The Atlantic

Melinda Gates: The Tech Industry Needs to Fix Its Gender Problem—Now

“If we don't have women in the tech space, we won't even be asking ourselves some of the right questions.”
Source: Kris Connor / Getty

Long before Melinda Gates was famous for her philanthropic work, she was yet another woman trying to make it in the male-dominated tech world.

Gates started working at Microsoft in 1987, when it was still a small, scrappy company. But even for a woman with a degree in computer science and technical skills in her blood (Gates’ father was an engineer) she still had trouble figuring out precisely how she fit into the male-dominated industry.

Thirty years later, many women are still asking themselves that question. Women make up an even smaller share of computer-science majors than they did when she graduated, having fallen to 18 percent from 37 percent in 1984.

With the formation of her own company, Pivotal Ventures, Gates is joining the bevy of voices in tech who are calling for change. I spoke with her about her experience at Microsoft, how she is approaching the issue of gender diversity in the industry, and why creating more inclusive companies is critical for the future.

The interview below has been lightly edited for clarity.


Gillian White: Our latest cover story delves into problems with gender diversity in the tech industry by asking, why is Silicon Valley so awful to women? How would you would answer that?

Melinda Gates: It hasn’t been welcoming to women now for more than a decade. So it’s something that’s actually been going on for a long time and I don’t think you see it being worked on in a systemic way and I think it needs to be worked on in a systemic way. If that doesn’t get reversed, you’re not going to have young women wanting to go into the field.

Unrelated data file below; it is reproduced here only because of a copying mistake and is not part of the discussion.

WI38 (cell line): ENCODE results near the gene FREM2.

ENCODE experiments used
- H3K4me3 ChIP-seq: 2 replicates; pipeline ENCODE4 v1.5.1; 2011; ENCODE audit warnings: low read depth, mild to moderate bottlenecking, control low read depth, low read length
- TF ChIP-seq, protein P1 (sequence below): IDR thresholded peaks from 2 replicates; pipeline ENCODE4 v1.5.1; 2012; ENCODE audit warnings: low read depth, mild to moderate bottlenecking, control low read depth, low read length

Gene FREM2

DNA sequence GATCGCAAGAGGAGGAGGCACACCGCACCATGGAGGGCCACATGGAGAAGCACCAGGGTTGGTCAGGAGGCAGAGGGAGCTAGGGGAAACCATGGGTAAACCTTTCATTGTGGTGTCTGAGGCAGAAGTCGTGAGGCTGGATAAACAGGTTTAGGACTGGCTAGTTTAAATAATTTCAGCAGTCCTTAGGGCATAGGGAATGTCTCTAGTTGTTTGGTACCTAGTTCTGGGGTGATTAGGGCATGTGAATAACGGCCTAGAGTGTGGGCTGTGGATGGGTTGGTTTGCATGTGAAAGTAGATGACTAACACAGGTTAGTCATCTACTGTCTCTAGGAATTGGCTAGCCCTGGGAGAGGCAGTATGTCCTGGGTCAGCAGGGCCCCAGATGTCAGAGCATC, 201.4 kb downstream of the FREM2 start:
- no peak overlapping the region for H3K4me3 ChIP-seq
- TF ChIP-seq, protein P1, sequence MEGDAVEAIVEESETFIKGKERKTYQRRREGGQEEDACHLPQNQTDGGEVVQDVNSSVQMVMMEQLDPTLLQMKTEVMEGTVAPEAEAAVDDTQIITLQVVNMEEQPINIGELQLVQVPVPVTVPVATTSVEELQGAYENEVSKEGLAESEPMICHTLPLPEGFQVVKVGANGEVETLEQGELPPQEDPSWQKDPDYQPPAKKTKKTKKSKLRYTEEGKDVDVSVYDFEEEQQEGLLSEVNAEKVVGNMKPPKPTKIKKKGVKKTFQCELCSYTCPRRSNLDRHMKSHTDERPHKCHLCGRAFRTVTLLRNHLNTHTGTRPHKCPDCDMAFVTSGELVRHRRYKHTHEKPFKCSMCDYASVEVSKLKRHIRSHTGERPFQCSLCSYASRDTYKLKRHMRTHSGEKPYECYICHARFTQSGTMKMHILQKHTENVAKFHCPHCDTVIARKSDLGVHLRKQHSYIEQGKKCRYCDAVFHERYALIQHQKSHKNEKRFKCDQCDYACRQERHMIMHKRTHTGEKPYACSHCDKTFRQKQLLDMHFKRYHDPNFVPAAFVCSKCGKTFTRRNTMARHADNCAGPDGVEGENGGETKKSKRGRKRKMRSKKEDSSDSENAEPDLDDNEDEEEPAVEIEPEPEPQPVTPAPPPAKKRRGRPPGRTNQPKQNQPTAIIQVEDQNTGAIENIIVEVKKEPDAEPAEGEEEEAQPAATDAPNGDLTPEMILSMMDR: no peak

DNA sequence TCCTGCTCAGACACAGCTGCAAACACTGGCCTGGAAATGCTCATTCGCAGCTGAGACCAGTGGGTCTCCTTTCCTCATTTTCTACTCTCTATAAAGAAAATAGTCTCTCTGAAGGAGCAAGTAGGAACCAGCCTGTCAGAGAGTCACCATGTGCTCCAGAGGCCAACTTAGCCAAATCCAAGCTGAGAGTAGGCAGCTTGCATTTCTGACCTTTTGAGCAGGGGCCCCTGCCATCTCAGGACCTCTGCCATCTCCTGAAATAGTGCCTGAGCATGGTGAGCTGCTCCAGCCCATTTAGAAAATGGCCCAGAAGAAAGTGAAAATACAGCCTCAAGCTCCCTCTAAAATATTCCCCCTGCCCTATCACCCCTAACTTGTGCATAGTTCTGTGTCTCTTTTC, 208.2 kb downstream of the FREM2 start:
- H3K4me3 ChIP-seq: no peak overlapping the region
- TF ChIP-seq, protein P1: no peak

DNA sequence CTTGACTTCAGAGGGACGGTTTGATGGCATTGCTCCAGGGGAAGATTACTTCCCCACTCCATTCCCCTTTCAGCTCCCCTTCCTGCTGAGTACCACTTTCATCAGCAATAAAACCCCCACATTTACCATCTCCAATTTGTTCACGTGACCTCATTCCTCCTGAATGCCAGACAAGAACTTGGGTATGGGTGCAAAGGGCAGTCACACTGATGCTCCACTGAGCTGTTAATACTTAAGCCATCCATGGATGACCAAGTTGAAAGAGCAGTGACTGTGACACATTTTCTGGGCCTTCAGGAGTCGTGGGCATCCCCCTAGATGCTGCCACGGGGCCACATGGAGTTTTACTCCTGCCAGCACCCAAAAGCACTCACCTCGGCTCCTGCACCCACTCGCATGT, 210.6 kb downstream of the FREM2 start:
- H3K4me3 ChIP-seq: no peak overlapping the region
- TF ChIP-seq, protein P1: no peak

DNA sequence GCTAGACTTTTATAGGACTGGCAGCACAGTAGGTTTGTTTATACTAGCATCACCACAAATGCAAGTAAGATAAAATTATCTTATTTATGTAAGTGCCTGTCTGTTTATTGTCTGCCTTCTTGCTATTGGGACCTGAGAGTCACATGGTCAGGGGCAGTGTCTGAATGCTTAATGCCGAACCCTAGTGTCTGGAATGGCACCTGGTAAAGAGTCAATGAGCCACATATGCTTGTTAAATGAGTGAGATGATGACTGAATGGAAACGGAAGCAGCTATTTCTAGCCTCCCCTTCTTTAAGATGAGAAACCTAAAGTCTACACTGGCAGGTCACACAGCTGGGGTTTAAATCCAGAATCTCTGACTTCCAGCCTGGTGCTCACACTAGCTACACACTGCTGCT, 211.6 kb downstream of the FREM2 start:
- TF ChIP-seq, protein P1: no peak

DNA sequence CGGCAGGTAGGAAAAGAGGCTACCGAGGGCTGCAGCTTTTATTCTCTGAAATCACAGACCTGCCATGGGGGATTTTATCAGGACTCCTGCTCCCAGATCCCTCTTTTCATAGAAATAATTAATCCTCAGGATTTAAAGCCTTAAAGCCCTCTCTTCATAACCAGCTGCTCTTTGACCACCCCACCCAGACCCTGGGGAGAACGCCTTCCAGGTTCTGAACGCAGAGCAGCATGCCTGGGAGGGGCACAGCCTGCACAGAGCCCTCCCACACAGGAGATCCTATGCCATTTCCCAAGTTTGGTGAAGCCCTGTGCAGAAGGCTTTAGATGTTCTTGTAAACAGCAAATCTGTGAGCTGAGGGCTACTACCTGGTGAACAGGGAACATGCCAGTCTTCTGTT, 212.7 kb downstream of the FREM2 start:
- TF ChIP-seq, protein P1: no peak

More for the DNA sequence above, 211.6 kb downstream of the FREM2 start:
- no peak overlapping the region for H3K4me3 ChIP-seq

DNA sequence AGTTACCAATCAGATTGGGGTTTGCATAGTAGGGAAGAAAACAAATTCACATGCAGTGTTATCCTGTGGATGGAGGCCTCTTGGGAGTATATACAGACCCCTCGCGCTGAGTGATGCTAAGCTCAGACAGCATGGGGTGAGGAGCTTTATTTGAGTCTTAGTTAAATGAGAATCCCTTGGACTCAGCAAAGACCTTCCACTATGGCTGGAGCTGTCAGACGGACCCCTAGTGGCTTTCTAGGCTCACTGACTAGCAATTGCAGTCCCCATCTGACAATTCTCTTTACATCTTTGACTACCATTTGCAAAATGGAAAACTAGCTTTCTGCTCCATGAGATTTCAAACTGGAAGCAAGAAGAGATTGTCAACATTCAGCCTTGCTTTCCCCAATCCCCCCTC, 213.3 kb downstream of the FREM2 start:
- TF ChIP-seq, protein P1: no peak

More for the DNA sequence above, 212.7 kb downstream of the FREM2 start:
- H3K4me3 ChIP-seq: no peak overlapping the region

White: So why choose this moment to weigh in?

Gates: I’ve always been concerned about this. I think about where we’re going to go with computer science, where we’re going to go with technology. I see machine learning and what it’s doing in different sectors and

You're reading a preview, sign up to read more.

More from The Atlantic

The Atlantic4 min read
The Unintended Consequences of the Contraceptive Mandate
Its exclusion of men perpetuates harmful stereotypes. The most obvious one is that birth control is a woman’s responsibility.
The Atlantic8 min readSociety
The Boomers Ruined Everything
The Baby Boomers ruined America. That sounds like a hyperbolic claim, but it’s one way to state what I found as I tried to solve a riddle. American society is going through a strange set of shifts: Even as cultural values are in rapid flux, political
The Atlantic5 min readPsychology
Children Cannot Parent Other Children
Reports of babies and toddlers being left in the care of slightly older children in detention facilities at the U.S.-Mexico border reveal an ongoing atrocity.